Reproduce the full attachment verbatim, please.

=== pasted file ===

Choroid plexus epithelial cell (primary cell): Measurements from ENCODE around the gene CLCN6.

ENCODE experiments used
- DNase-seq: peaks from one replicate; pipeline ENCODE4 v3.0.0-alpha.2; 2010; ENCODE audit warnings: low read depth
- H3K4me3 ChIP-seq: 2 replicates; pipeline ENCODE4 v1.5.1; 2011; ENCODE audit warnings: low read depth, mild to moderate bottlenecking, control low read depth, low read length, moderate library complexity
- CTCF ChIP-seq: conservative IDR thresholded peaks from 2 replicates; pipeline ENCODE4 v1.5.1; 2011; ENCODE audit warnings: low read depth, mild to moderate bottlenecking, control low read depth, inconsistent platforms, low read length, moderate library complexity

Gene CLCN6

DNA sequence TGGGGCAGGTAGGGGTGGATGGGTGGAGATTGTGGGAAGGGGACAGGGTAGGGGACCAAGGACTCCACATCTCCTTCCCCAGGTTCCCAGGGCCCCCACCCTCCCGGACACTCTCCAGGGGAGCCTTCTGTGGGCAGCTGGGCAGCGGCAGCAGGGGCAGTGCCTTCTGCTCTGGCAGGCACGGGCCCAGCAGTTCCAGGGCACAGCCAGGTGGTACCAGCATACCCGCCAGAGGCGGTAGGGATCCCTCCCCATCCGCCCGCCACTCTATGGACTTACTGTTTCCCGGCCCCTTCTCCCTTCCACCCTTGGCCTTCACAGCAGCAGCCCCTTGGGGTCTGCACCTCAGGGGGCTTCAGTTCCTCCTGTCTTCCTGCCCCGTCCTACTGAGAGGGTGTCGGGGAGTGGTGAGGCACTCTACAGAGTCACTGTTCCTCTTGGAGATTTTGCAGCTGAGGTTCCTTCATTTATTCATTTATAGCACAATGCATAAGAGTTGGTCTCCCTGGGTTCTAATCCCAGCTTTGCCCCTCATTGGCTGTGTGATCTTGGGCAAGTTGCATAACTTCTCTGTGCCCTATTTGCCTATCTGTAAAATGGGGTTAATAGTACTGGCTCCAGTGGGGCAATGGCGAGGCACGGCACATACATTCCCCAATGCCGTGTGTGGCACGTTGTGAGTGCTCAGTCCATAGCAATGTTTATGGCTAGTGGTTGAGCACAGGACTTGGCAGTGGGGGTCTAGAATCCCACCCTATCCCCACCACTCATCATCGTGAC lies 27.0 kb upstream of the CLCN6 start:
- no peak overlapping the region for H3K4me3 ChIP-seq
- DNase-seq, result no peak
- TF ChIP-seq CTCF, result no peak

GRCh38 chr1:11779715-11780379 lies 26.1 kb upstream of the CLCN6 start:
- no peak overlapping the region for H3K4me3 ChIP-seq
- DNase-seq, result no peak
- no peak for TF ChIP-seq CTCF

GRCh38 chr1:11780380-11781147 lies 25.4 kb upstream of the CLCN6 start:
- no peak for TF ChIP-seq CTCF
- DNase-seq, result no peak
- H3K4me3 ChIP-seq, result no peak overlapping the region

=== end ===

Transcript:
Choroid plexus epithelial cell (primary cell): Measurements from ENCODE around the gene CLCN6.

ENCODE experiments used
- DNase-seq: peaks from one replicate; pipeline ENCODE4 v3.0.0-alpha.2; 2010; ENCODE audit warnings: low read depth
- H3K4me3 ChIP-seq: 2 replicates; pipeline ENCODE4 v1.5.1; 2011; ENCODE audit warnings: low read depth, mild to moderate bottlenecking, control low read depth, low read length, moderate library complexity
- CTCF ChIP-seq: conservative IDR thresholded peaks from 2 replicates; pipeline ENCODE4 v1.5.1; 2011; ENCODE audit warnings: low read depth, mild to moderate bottlenecking, control low read depth, inconsistent platforms, low read length, moderate library complexity

Gene CLCN6

DNA sequence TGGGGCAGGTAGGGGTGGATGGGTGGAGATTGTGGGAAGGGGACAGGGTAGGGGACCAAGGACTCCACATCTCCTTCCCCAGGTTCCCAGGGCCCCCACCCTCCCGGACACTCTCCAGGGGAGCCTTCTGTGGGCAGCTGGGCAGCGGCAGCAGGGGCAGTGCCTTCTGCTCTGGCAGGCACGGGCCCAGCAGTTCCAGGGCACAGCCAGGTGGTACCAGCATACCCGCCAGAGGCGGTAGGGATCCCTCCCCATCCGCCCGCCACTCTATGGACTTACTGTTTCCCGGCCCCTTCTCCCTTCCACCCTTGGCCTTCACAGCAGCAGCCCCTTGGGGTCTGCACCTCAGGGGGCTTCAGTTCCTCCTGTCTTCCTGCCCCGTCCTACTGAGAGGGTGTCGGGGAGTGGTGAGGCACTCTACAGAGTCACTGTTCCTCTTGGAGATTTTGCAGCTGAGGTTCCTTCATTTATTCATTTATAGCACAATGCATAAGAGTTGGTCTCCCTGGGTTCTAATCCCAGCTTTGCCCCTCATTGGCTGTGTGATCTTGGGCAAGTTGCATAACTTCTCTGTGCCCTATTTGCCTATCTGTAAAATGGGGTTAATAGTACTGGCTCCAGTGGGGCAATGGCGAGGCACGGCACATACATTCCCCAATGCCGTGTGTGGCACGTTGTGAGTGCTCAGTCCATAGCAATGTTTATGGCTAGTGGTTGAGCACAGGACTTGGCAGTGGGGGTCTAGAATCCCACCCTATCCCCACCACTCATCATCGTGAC lies 27.0 kb upstream of the CLCN6 start:
- no peak overlapping the region for H3K4me3 ChIP-seq
- DNase-seq, result no peak
- TF ChIP-seq CTCF, result no peak

GRCh38 chr1:11779715-11780379 lies 26.1 kb upstream of the CLCN6 start:
- no peak overlapping the region for H3K4me3 ChIP-seq
- DNase-seq, result no peak
- no peak for TF ChIP-seq CTCF

GRCh38 chr1:11780380-11781147 lies 25.4 kb upstream of the CLCN6 start:
- no peak for TF ChIP-seq CTCF
- DNase-seq, result no peak
- H3K4me3 ChIP-seq, result no peak overlapping the region